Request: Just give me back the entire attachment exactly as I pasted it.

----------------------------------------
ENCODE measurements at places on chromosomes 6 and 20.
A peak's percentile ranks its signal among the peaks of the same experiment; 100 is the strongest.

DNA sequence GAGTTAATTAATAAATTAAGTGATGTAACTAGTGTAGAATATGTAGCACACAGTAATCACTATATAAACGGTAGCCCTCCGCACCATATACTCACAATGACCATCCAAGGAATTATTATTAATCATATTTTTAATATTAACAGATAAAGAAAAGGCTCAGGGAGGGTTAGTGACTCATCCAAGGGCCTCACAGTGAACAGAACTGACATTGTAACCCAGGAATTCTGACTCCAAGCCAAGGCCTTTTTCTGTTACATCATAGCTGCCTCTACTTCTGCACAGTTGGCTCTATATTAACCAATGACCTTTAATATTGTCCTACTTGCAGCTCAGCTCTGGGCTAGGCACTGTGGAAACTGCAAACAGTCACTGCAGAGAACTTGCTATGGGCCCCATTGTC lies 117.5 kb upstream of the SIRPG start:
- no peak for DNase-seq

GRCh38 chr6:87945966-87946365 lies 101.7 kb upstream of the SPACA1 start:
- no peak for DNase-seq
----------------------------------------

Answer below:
ENCODE measurements at places on chromosomes 6 and 20.
A peak's percentile ranks its signal among the peaks of the same experiment; 100 is the strongest.

DNA sequence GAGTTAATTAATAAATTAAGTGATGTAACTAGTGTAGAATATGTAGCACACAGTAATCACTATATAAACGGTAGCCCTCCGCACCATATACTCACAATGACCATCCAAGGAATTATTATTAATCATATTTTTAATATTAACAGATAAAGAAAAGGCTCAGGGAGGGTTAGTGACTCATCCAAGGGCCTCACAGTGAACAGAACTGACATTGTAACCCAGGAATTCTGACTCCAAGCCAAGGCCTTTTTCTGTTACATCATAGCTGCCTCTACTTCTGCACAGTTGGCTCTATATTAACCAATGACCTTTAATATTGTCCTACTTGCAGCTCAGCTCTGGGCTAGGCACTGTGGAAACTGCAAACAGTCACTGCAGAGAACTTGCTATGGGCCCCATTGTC lies 117.5 kb upstream of the SIRPG start:
- no peak for DNase-seq

GRCh38 chr6:87945966-87946365 lies 101.7 kb upstream of the SPACA1 start:
- no peak for DNase-seq